It’s How We Roll
I can’t see it yet, but I hear the beast and feel its approach. Above my head, finned silhouettes circle—mako sharks, the fastest in the world. My throat goes dry, and my pulse hammers at my temples. I’m already sweating. The beast races toward me and stops suddenly at my side. I step (a little shakily) onto its spine, and a simple bar lowers to my lap. That’s it? Before I can reconsider, the beast snaps to life, music blares, an ominous mechanical tang drifts through the air, and I’m heading, slowly, teasingly, toward a 70-degree drop of 60 metres (200 feet).
I’m at SeaWorld Orlando, riding Mako —the tallest, fastest, longest coaster in the city. This hyper-coaster covers nearly a mile in three minutes (that’s 73 m.p.h., or 177 km/h), and is just one of about 20 coasters I could choose from in Orlando — a hotspot for those who love these adrenaline-surging rides.
Mike Denninger, vice-president of theme park development, USA, for SeaWorld Parks and Entertainment, explains that much of the ride experience boils down to changing the direction and magnitude of accelerations. “Accelerations are simply a change in velocity over time,” he says. “This can be experienced when racing through a curve, cresting over hills or diving down a drop.” He says riders tend to get the biggest thrills from “up-down accelerations because people don’t normally or easily move in these directions.”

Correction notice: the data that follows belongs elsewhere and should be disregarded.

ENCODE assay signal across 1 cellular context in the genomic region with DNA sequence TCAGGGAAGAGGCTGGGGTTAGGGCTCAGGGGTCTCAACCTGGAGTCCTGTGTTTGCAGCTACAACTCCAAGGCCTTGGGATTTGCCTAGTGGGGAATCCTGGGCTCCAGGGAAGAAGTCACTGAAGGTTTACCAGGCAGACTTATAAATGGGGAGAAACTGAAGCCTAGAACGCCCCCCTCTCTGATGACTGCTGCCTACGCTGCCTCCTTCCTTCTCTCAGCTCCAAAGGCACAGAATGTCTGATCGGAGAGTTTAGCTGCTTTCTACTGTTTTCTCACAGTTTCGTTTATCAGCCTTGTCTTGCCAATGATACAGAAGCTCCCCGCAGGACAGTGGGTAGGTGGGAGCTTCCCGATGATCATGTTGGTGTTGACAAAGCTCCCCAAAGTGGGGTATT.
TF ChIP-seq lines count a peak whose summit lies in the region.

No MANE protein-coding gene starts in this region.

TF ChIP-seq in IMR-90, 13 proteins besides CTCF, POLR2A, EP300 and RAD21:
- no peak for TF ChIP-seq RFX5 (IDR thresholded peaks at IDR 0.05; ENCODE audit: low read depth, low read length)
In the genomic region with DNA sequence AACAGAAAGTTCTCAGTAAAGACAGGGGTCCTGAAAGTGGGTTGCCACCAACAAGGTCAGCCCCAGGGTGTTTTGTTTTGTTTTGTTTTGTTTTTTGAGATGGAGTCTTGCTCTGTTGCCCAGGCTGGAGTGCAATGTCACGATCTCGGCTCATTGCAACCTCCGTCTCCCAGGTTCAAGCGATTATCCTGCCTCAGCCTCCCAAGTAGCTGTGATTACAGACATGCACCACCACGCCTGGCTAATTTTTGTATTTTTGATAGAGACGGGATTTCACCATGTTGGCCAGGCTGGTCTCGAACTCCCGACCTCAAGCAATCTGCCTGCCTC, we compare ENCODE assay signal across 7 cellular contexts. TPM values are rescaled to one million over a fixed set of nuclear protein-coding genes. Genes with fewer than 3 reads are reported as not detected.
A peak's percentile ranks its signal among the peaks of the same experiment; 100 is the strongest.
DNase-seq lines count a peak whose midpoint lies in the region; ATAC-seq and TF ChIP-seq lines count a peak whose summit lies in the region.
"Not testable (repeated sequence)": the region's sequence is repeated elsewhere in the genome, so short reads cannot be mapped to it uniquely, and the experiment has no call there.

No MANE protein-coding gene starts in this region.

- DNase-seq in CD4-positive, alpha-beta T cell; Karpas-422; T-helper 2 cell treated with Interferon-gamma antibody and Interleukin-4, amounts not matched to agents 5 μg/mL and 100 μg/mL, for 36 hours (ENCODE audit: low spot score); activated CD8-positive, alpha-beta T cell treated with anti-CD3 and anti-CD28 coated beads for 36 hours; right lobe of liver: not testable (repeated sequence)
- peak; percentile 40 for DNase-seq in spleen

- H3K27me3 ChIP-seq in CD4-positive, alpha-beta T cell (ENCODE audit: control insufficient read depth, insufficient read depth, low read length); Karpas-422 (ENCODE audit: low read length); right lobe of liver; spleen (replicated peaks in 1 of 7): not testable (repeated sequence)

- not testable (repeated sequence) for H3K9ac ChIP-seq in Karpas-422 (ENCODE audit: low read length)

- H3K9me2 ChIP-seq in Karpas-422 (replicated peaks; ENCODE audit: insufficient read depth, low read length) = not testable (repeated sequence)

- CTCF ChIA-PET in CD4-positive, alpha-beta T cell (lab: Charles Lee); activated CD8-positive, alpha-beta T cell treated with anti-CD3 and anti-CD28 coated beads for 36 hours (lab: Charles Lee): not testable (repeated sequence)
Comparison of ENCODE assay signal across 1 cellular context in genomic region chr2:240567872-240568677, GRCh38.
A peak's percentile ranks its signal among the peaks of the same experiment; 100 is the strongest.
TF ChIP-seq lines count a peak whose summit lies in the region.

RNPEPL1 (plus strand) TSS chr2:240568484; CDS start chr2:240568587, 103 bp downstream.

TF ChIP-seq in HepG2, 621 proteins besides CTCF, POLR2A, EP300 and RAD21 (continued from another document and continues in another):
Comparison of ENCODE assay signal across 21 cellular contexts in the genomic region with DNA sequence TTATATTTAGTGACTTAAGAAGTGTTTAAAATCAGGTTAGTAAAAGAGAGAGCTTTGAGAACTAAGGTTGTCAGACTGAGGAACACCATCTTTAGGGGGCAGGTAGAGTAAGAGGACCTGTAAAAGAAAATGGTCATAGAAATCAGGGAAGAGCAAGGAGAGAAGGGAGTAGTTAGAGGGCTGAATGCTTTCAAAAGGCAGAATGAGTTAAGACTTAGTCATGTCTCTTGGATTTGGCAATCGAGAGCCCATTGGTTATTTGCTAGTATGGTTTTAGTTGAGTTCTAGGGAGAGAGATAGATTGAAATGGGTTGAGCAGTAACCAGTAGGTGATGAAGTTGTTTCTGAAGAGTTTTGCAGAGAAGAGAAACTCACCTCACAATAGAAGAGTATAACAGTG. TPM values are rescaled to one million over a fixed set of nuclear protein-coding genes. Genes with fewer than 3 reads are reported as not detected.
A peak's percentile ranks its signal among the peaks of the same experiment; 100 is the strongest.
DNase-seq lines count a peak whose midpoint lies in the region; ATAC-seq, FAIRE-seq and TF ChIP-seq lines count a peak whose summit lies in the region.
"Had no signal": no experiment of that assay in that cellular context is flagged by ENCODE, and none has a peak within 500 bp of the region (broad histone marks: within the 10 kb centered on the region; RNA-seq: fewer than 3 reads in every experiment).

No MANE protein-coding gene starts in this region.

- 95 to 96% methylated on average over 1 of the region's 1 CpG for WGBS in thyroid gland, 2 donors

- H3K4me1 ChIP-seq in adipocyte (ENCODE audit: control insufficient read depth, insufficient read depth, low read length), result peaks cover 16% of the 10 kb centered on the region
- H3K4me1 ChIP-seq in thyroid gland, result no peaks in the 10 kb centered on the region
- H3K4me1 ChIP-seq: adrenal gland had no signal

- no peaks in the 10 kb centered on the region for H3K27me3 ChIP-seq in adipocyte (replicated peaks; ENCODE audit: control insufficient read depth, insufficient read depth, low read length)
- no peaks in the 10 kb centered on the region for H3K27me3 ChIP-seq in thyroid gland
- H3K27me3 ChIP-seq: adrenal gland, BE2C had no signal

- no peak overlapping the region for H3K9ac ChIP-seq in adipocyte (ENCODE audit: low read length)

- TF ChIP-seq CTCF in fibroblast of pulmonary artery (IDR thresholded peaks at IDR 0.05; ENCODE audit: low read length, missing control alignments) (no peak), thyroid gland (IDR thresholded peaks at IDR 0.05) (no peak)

Many riders seek maximum airtime, including Ian Bell, owner and manager of the CoasterForce enthusiast community. “That’s where the excitement lies for me,” he says.
Read the rest of the story in re:porter, available inflight until January 1, 2018.